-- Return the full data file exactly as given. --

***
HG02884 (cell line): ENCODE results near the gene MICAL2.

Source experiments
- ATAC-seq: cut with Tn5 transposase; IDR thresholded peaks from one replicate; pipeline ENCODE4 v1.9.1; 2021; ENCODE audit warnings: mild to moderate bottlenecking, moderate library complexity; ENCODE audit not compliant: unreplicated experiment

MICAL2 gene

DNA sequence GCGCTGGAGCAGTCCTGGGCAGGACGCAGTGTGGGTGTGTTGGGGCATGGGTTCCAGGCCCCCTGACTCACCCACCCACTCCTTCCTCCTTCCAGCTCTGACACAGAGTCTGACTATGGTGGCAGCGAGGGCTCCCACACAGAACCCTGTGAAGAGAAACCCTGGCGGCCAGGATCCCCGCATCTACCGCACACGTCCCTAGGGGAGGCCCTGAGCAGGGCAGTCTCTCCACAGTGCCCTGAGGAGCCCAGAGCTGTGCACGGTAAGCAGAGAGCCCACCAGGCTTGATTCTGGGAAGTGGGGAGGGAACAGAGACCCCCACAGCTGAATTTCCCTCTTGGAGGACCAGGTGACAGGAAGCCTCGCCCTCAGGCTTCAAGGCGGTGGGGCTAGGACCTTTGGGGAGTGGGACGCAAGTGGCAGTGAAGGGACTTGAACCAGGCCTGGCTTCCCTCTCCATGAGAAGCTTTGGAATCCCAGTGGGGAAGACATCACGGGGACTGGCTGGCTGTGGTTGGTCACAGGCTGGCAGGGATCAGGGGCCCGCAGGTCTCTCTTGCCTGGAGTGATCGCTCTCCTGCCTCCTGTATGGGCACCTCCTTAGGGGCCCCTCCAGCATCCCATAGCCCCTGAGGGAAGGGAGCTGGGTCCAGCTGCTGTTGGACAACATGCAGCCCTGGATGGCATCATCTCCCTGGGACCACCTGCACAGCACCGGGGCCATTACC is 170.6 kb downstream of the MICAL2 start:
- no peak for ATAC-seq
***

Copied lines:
HG02884 (cell line): ENCODE results near the gene MICAL2.

Source experiments
- ATAC-seq: cut with Tn5 transposase; IDR thresholded peaks from one replicate; pipeline ENCODE4 v1.9.1; 2021; ENCODE audit warnings: mild to moderate bottlenecking, moderate library complexity; ENCODE audit not compliant: unreplicated experiment

MICAL2 gene

DNA sequence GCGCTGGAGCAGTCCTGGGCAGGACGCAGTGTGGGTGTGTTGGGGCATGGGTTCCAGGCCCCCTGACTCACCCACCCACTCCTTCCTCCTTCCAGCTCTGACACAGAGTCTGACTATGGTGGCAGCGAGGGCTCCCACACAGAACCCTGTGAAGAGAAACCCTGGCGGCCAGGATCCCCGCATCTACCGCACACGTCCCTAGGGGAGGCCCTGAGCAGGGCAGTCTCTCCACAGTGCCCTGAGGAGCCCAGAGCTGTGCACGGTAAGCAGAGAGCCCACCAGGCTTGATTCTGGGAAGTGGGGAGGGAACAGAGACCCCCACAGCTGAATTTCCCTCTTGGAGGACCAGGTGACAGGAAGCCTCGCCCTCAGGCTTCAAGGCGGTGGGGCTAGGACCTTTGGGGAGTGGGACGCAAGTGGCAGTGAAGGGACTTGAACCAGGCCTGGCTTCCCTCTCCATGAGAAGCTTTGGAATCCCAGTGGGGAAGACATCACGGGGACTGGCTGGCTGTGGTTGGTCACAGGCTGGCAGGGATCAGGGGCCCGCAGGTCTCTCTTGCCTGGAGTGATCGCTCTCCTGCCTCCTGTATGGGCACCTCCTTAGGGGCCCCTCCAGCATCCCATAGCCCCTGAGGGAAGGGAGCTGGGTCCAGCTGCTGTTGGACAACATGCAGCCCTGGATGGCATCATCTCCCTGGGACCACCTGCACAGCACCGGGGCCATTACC is 170.6 kb downstream of the MICAL2 start:
- no peak for ATAC-seq